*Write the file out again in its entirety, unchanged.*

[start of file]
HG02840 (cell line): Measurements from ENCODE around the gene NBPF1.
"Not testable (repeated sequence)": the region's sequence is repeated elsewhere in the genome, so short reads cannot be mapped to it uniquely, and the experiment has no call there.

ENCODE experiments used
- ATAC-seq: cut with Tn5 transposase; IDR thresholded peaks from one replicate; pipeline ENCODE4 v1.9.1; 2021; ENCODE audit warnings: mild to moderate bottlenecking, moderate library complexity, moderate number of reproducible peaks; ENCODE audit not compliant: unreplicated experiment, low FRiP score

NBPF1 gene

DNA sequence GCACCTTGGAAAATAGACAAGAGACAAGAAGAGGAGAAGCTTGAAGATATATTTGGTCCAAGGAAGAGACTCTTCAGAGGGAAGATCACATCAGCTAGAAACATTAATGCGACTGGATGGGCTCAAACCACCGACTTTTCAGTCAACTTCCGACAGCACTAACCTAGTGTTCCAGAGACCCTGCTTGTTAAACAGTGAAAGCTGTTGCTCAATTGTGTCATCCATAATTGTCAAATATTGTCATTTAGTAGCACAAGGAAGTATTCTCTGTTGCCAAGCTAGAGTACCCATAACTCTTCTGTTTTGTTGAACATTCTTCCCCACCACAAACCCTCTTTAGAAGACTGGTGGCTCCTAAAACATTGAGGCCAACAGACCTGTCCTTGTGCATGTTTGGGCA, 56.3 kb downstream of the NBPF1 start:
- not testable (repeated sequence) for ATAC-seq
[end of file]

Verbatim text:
HG02840 (cell line): Measurements from ENCODE around the gene NBPF1.
"Not testable (repeated sequence)": the region's sequence is repeated elsewhere in the genome, so short reads cannot be mapped to it uniquely, and the experiment has no call there.

ENCODE experiments used
- ATAC-seq: cut with Tn5 transposase; IDR thresholded peaks from one replicate; pipeline ENCODE4 v1.9.1; 2021; ENCODE audit warnings: mild to moderate bottlenecking, moderate library complexity, moderate number of reproducible peaks; ENCODE audit not compliant: unreplicated experiment, low FRiP score

NBPF1 gene

DNA sequence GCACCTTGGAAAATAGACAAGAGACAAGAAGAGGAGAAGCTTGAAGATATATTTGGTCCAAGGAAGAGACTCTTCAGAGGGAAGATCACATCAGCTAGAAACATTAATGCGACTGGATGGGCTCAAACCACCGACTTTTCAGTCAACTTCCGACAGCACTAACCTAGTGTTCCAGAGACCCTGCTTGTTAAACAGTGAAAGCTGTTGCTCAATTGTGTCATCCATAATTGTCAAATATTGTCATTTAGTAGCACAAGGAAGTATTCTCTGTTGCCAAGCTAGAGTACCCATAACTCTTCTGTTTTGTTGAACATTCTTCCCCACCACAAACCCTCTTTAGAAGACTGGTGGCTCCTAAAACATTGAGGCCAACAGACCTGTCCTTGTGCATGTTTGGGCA, 56.3 kb downstream of the NBPF1 start:
- not testable (repeated sequence) for ATAC-seq